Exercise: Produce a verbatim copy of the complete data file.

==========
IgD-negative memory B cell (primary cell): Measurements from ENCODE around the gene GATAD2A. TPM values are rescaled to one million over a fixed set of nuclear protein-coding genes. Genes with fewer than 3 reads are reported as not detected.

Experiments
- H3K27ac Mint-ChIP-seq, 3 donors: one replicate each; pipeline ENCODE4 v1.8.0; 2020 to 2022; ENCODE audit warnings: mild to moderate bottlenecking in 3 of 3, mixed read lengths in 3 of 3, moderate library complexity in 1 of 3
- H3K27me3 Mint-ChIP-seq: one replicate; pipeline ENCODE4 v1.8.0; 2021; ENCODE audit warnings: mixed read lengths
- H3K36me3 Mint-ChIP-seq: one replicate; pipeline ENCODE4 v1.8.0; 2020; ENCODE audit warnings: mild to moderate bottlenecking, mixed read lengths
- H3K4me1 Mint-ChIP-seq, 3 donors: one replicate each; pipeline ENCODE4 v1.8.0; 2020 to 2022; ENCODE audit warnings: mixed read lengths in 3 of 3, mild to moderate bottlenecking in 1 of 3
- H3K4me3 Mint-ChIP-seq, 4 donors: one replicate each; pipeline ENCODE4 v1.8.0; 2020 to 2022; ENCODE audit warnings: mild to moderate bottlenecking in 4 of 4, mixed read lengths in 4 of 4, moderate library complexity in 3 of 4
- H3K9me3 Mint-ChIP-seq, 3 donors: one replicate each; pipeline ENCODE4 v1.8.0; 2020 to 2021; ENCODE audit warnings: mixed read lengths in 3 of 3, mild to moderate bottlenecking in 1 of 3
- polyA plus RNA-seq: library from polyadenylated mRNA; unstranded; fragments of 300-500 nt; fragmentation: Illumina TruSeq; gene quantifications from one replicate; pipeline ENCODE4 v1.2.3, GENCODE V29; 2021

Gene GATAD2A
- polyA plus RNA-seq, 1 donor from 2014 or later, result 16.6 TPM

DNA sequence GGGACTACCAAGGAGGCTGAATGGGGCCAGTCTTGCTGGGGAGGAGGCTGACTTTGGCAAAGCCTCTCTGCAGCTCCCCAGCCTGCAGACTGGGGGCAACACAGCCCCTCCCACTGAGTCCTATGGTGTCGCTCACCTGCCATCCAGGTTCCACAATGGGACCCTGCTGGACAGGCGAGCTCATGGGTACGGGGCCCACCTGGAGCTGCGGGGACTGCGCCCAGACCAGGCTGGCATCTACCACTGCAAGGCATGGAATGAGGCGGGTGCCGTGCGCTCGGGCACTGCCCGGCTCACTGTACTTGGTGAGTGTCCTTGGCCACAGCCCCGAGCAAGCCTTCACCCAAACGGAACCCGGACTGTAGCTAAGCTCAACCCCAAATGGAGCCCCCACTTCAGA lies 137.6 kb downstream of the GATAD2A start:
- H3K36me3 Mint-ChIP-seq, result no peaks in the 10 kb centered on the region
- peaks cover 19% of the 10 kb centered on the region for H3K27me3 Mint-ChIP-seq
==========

IgD-negative memory B cell (primary cell): Measurements from ENCODE around the gene GATAD2A. TPM values are rescaled to one million over a fixed set of nuclear protein-coding genes. Genes with fewer than 3 reads are reported as not detected.

Experiments
- H3K27ac Mint-ChIP-seq, 3 donors: one replicate each; pipeline ENCODE4 v1.8.0; 2020 to 2022; ENCODE audit warnings: mild to moderate bottlenecking in 3 of 3, mixed read lengths in 3 of 3, moderate library complexity in 1 of 3
- H3K27me3 Mint-ChIP-seq: one replicate; pipeline ENCODE4 v1.8.0; 2021; ENCODE audit warnings: mixed read lengths
- H3K36me3 Mint-ChIP-seq: one replicate; pipeline ENCODE4 v1.8.0; 2020; ENCODE audit warnings: mild to moderate bottlenecking, mixed read lengths
- H3K4me1 Mint-ChIP-seq, 3 donors: one replicate each; pipeline ENCODE4 v1.8.0; 2020 to 2022; ENCODE audit warnings: mixed read lengths in 3 of 3, mild to moderate bottlenecking in 1 of 3
- H3K4me3 Mint-ChIP-seq, 4 donors: one replicate each; pipeline ENCODE4 v1.8.0; 2020 to 2022; ENCODE audit warnings: mild to moderate bottlenecking in 4 of 4, mixed read lengths in 4 of 4, moderate library complexity in 3 of 4
- H3K9me3 Mint-ChIP-seq, 3 donors: one replicate each; pipeline ENCODE4 v1.8.0; 2020 to 2021; ENCODE audit warnings: mixed read lengths in 3 of 3, mild to moderate bottlenecking in 1 of 3
- polyA plus RNA-seq: library from polyadenylated mRNA; unstranded; fragments of 300-500 nt; fragmentation: Illumina TruSeq; gene quantifications from one replicate; pipeline ENCODE4 v1.2.3, GENCODE V29; 2021

Gene GATAD2A
- polyA plus RNA-seq, 1 donor from 2014 or later, result 16.6 TPM

DNA sequence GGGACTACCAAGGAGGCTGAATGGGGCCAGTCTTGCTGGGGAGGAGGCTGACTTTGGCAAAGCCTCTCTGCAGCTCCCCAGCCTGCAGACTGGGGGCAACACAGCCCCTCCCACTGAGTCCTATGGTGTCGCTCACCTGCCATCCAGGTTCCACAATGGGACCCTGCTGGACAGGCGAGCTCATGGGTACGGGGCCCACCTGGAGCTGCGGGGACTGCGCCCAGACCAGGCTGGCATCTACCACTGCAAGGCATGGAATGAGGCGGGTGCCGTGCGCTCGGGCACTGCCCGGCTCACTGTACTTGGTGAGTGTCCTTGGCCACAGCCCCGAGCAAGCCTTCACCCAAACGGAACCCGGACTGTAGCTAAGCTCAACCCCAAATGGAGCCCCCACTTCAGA lies 137.6 kb downstream of the GATAD2A start:
- H3K36me3 Mint-ChIP-seq, result no peaks in the 10 kb centered on the region
- peaks cover 19% of the 10 kb centered on the region for H3K27me3 Mint-ChIP-seq